For a gaming build it makes excellent sense to buy 3600MHz RAM, with timings at CL16 or lower. Whilst you may not notice a benefit in all games, it lifts the performance floor of the CPU considerably and will prolong the competitive life of your processor by enhancing it’s performance. You should also ensure that you enable XMP to obtain that benefit – the most egregious performance hit in all our tests was simply failing to set RAM speed in BIOS. You may find that your RAM doesn’t work at the rated speeds right out of the box, but don’t give up or return it as you can still make it work. Using the flexibility of the AMD Motherboard platforms and the tuning utility ‘Ryzen DRAM calculator’ you will be able to generate and input settings that stabilise your RAM. If you want to avoid this headache, use RAM on the QVL list of your motherboard for guaranteed compatibility. The motherboard manufacturer will have ensured that the BIOS holds optimal settings for the RAM so it’s guaranteed to work at advertised speeds.
For workstations the situation is less clear cut and varies more widely on application. In many cases it will be quantity of RAM that’s critical rather than speed and high capacity RAM kits can get incredibly expensive. We’d urge you to consider the nature of the work, with video editing and 3D rendering unlikely to be critically impacted by less fast RAM. First ensure you have the adequate quantity, then see if there are kits available at optimal speeds and a reasonable price.
- Fast RAM matters on Ryzen because it synchronises the infinity fabric interconnect to RAM speeds and lowers latency.
- 3600MHz at CL16 is the current sweet spot of compatibility, affordability and speed on ZEN2 CPUs.
- Ensure you set RAM speed correctly.
- Unless you have RAM at 2400MHz or lower or run particularly sensitive games, a Ram speed upgrade is unlikely to bring appreciable performance benefits in most situations. It pauys to buy it right first time.
Recommended RAM for Ryzen Builds – Our Recommendations
RAM Kit used in this test: Patriot Viper 4400Mhz CL19 Samsung B-Die PVS416G440C9K ($129)
This RAM kit uses blazing fast Samsung B-Die IC’s for maximum speeds and overclocking potential. In all cases it was our CPU that became the limiting factor but we were still able to run 4000MHz comfortably on a Ryzen 3600 and mid range B450 Motherboard at stock voltages – and that’s impressive. The flexibility of this RAM can’t be overstated and using it allowed us to effectively emulate 8 different popular RAM specifications with just one kit. If you want to try your hand at overclocking particularly on Intel, or simply want to explore the extent of RAM overclocking yourself this is an excellent purchase. There’s rumour that ZEN 3 CPU’s may scale even further with infinity fabric speeds perhaps stable out past 2000MHz, in which case RAM like this will be in short supply as tuning enthusiasts snap it up to wring as much as possible out of those upcoming CPUs.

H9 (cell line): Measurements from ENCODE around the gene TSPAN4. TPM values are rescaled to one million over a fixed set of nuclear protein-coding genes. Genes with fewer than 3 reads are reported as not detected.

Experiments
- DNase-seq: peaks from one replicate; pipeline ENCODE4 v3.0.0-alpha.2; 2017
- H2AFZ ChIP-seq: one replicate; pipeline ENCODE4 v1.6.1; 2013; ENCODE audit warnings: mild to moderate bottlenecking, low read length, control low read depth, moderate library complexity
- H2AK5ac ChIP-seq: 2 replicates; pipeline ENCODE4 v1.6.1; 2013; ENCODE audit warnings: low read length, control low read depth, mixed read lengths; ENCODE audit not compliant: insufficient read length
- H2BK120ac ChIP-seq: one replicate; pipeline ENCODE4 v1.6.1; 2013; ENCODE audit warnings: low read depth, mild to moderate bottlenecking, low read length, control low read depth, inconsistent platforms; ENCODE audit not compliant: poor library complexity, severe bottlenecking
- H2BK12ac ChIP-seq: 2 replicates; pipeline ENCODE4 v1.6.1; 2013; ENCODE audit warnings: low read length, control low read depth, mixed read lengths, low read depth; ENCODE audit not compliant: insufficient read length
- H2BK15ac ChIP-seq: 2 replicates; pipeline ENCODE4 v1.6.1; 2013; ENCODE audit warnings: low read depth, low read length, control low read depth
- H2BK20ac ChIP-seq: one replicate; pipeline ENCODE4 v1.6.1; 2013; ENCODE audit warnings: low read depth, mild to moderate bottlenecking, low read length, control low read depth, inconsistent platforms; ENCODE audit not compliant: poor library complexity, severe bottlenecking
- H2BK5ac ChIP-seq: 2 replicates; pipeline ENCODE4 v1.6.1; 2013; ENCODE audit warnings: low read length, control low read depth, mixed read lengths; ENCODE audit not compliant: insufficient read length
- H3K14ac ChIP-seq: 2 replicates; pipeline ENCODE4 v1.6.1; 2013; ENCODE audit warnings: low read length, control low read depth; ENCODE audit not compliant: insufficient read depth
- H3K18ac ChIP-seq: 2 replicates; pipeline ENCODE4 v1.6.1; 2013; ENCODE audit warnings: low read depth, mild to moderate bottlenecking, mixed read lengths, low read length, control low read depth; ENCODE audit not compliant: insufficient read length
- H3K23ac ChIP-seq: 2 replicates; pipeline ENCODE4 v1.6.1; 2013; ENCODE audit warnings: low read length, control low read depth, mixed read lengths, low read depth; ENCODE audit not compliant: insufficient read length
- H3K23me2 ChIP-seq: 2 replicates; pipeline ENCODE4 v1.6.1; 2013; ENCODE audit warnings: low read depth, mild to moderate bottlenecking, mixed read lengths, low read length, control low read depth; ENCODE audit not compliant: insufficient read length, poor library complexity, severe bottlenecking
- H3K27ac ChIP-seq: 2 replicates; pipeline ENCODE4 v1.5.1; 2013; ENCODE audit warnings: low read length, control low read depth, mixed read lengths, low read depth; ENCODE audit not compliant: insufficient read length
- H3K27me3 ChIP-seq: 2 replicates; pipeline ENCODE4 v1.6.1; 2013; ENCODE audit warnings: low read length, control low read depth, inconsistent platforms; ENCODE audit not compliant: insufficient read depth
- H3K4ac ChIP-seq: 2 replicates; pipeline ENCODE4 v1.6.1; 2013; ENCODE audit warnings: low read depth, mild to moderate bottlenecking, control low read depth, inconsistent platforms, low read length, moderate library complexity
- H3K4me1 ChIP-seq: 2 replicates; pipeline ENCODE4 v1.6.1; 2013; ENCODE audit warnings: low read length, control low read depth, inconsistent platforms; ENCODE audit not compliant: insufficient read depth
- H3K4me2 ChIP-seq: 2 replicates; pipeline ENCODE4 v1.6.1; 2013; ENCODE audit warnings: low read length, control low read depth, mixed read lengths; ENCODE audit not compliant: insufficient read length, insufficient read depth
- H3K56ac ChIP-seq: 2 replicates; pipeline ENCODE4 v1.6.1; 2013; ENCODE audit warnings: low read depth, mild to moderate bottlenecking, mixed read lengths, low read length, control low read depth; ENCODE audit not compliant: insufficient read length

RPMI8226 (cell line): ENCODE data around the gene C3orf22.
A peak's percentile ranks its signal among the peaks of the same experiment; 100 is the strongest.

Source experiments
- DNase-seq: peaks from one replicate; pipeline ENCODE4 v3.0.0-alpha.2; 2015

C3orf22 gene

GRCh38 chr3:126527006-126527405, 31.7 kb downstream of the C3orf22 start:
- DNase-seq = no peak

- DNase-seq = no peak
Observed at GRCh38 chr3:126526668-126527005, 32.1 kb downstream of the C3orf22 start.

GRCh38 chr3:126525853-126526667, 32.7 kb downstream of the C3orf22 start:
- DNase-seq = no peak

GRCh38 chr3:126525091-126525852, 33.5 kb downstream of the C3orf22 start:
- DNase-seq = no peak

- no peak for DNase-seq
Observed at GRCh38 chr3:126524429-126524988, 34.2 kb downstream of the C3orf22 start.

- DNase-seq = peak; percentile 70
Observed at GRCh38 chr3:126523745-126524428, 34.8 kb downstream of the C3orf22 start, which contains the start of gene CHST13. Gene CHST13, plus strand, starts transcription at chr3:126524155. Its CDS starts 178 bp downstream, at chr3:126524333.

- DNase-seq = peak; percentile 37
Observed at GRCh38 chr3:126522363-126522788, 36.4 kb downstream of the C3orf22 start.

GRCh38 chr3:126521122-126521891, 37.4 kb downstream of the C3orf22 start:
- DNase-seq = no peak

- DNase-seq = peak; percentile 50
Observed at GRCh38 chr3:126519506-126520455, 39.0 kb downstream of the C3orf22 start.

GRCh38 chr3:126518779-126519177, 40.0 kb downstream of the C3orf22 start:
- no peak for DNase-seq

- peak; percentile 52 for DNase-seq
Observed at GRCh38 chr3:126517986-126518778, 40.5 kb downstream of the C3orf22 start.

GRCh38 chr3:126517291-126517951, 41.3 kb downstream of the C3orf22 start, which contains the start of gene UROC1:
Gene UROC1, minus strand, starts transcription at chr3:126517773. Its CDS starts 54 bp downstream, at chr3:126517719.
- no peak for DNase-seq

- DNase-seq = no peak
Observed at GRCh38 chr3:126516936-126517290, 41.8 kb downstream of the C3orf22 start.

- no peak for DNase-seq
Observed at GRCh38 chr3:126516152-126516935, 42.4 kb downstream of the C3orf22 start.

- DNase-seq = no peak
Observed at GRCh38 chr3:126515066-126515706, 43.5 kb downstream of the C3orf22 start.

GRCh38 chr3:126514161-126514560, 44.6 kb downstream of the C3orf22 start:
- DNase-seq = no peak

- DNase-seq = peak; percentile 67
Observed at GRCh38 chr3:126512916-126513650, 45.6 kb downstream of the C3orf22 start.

Best Gaming RAM Kit for Ryzen: Crucial Ballistix 2X8GB 3600Mhz CL16 BL2K8G36C16U4B ($79.99)
You don’t have to spend much to obtain premium RAM that is optimized for Ryzen. This RAM kit is just $80 and brings all the benefits of fast ram ensuring maximum gaming performance from your CPU. The tight timings. There’s also an RGB Version for just $10 more. (BL2K8G36C16U4BL)
Best Workstation RAM Kit for Ryzen: G.Skill Ripjaws V 64GB CL18 (2x32GB) F4-3600C18D-64GVK ($240)
This RAM Kit offers a fantastic balance of capacity, speed and affordability. A 2 Stick Kit allows 2 slots free for future expansion to 128GB if required, whilst G.Skill offer comprehensive reverse QVL’s on their website allowing you to easily check compatibility with your motherboard and CPU choices. Whilst speed isn’t as critical for many workstation and productivity tasks you can be sure your high end Ryzen CPU is running to full potential with this RAM kit.
The PremiumBuilds test rig warms up for another tough day in the lab…..
Appendix: Ram Settings. Sub timings also tweaked for stability, guidance via Ryzen DRAM calculator 1.7.3
|Speed||Timings CL-tRCD-tRP-tRAS||FClk||Voltage||CPU PBO|
|4000MHz||16-16-16-34||1833MHz||Auto (1.4 Max)||ON|
|3866MHz||16-16-16-34||1833Mhz||Auto (1.4 Max)||ON|
|3733MHz||15-15-15-30||1867Mhz||Auto (1.4 Max)||ON|
|3600MHz||16-16-16-34||1800MHz||Auto (1.4 Max)||ON|
|3200MHz||16-17-16-34||1600MHz||Auto (1.4 Max)||ON|
|3000MHz||16-16-17-34||1500MHz||Auto (1.4 Max)||ON|
|2666MHz||16-16-16-32||Auto (default)||Auto (1.4 Max)||ON|
|2133MHz||15-15-15-36||Auto (default)||Auto (1.4 Max)||ON|